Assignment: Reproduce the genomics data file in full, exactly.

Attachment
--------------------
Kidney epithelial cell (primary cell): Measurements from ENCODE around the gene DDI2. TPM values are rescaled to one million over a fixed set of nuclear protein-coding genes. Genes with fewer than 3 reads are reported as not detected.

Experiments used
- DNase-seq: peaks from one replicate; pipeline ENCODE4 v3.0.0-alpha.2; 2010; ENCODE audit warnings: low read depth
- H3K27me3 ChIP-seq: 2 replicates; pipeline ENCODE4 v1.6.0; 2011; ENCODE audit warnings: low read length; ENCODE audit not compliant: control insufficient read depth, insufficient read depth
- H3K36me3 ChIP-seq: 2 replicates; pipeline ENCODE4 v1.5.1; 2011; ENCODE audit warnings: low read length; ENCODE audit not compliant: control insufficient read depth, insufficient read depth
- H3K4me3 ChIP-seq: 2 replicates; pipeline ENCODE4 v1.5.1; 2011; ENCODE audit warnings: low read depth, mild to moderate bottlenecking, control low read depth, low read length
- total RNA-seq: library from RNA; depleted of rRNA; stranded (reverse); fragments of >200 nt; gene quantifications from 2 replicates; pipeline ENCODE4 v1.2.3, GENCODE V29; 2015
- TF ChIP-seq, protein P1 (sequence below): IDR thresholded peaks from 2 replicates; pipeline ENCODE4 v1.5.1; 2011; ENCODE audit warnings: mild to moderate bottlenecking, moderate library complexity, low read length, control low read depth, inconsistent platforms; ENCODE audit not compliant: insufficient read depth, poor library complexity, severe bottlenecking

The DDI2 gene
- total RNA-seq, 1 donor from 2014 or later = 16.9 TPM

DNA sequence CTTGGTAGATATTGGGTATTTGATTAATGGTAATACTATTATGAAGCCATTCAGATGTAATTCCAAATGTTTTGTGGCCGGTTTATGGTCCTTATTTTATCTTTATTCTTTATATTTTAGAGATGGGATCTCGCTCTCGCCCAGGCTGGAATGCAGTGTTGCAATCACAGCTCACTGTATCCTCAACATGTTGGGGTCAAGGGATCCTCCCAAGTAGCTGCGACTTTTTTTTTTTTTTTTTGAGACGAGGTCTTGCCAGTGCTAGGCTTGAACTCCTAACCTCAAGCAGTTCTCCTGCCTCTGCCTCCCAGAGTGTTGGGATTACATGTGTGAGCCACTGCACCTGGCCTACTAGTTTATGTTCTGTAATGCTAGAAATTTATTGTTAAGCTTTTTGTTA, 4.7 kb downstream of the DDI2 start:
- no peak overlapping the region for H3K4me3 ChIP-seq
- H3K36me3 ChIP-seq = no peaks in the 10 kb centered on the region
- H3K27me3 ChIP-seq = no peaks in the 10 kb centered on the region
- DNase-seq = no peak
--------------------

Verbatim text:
Kidney epithelial cell (primary cell): Measurements from ENCODE around the gene DDI2. TPM values are rescaled to one million over a fixed set of nuclear protein-coding genes. Genes with fewer than 3 reads are reported as not detected.

Experiments used
- DNase-seq: peaks from one replicate; pipeline ENCODE4 v3.0.0-alpha.2; 2010; ENCODE audit warnings: low read depth
- H3K27me3 ChIP-seq: 2 replicates; pipeline ENCODE4 v1.6.0; 2011; ENCODE audit warnings: low read length; ENCODE audit not compliant: control insufficient read depth, insufficient read depth
- H3K36me3 ChIP-seq: 2 replicates; pipeline ENCODE4 v1.5.1; 2011; ENCODE audit warnings: low read length; ENCODE audit not compliant: control insufficient read depth, insufficient read depth
- H3K4me3 ChIP-seq: 2 replicates; pipeline ENCODE4 v1.5.1; 2011; ENCODE audit warnings: low read depth, mild to moderate bottlenecking, control low read depth, low read length
- total RNA-seq: library from RNA; depleted of rRNA; stranded (reverse); fragments of >200 nt; gene quantifications from 2 replicates; pipeline ENCODE4 v1.2.3, GENCODE V29; 2015
- TF ChIP-seq, protein P1 (sequence below): IDR thresholded peaks from 2 replicates; pipeline ENCODE4 v1.5.1; 2011; ENCODE audit warnings: mild to moderate bottlenecking, moderate library complexity, low read length, control low read depth, inconsistent platforms; ENCODE audit not compliant: insufficient read depth, poor library complexity, severe bottlenecking

The DDI2 gene
- total RNA-seq, 1 donor from 2014 or later = 16.9 TPM

DNA sequence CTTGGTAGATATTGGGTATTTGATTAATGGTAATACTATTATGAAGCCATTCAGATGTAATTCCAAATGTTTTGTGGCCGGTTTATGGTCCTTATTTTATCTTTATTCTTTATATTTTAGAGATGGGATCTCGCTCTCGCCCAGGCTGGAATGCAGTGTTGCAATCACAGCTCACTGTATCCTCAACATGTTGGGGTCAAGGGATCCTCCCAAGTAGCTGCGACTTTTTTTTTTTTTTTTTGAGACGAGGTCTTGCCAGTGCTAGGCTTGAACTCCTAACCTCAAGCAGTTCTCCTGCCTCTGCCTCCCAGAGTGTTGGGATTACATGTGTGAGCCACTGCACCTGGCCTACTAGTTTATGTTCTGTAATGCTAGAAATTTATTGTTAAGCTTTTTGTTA, 4.7 kb downstream of the DDI2 start:
- no peak overlapping the region for H3K4me3 ChIP-seq
- H3K36me3 ChIP-seq = no peaks in the 10 kb centered on the region
- H3K27me3 ChIP-seq = no peaks in the 10 kb centered on the region
- DNase-seq = no peak